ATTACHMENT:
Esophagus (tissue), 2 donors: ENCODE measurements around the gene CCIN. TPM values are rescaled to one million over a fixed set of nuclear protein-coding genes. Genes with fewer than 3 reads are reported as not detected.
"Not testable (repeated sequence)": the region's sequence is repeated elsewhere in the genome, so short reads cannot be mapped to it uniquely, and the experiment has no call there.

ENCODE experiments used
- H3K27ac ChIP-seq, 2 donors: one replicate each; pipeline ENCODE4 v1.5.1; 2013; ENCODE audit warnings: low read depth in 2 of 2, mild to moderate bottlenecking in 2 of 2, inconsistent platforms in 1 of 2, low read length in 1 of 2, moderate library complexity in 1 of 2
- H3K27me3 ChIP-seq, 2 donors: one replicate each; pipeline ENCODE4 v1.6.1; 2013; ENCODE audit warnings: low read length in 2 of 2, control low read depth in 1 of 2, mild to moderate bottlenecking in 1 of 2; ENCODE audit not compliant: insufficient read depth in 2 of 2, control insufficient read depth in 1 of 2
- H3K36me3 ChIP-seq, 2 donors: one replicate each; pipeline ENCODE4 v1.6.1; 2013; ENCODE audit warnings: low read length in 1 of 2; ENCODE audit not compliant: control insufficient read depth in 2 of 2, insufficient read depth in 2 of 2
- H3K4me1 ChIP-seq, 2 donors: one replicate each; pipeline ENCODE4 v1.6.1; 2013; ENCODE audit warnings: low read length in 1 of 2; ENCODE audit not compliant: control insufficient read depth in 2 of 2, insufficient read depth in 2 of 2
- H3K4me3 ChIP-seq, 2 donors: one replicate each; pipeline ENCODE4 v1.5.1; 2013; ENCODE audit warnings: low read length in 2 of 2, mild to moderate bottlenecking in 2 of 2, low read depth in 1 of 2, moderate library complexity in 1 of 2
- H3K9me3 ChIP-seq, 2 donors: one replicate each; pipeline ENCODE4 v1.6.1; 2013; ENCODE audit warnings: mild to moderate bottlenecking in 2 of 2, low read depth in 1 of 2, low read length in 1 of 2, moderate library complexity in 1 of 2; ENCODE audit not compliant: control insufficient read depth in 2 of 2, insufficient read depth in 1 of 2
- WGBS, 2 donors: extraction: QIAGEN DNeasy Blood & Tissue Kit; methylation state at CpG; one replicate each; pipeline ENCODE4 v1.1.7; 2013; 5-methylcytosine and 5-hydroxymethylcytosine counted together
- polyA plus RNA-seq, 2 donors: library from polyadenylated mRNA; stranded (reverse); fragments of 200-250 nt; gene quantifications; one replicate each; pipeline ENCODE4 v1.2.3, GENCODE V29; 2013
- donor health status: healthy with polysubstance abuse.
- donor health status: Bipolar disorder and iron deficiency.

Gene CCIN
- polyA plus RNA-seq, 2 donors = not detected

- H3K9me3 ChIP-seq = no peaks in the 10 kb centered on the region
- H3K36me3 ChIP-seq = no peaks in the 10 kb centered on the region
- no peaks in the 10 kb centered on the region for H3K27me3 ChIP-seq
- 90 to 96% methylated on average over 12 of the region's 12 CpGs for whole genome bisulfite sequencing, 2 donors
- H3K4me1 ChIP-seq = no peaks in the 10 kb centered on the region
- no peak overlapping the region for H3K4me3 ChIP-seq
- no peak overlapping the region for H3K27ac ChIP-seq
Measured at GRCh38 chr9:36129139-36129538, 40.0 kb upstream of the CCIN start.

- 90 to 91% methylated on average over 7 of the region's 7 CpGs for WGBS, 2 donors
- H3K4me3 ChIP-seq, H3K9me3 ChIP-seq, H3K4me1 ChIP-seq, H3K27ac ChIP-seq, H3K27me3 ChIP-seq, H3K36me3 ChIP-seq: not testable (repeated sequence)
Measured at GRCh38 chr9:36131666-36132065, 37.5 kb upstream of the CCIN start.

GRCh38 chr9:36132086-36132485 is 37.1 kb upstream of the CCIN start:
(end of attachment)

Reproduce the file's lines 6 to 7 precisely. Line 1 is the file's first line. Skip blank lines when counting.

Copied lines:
- H3K36me3 ChIP-seq, 2 donors: one replicate each; pipeline ENCODE4 v1.6.1; 2013; ENCODE audit warnings: low read length in 1 of 2; ENCODE audit not compliant: control insufficient read depth in 2 of 2, insufficient read depth in 2 of 2
- H3K4me1 ChIP-seq, 2 donors: one replicate each; pipeline ENCODE4 v1.6.1; 2013; ENCODE audit warnings: low read length in 1 of 2; ENCODE audit not compliant: control insufficient read depth in 2 of 2, insufficient read depth in 2 of 2